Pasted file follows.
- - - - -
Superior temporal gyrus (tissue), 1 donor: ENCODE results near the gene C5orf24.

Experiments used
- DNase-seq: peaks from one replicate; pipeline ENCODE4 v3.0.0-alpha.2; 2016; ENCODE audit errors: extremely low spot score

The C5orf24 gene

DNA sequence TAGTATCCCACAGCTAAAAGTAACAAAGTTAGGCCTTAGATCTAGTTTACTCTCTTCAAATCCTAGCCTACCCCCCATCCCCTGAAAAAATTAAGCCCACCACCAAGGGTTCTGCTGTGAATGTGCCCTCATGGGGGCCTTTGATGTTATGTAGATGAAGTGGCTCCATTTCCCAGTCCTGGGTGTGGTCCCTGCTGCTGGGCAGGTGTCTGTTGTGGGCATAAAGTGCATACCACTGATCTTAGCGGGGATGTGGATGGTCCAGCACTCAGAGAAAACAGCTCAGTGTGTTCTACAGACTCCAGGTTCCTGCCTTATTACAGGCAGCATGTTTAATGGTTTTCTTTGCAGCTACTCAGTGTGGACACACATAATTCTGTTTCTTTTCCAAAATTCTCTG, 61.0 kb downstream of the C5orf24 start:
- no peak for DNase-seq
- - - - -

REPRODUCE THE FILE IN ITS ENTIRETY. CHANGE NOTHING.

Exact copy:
Superior temporal gyrus (tissue), 1 donor: ENCODE results near the gene C5orf24.

Experiments used
- DNase-seq: peaks from one replicate; pipeline ENCODE4 v3.0.0-alpha.2; 2016; ENCODE audit errors: extremely low spot score

The C5orf24 gene

DNA sequence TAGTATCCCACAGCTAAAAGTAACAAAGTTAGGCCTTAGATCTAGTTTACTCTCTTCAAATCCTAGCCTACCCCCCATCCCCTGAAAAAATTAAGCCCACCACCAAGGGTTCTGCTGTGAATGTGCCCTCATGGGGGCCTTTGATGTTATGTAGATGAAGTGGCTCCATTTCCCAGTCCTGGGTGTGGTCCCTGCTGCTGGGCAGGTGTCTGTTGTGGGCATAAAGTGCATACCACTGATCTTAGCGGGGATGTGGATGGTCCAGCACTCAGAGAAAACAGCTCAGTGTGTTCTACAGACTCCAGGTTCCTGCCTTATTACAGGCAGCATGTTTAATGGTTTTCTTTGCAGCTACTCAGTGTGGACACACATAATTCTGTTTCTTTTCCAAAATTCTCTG, 61.0 kb downstream of the C5orf24 start:
- no peak for DNase-seq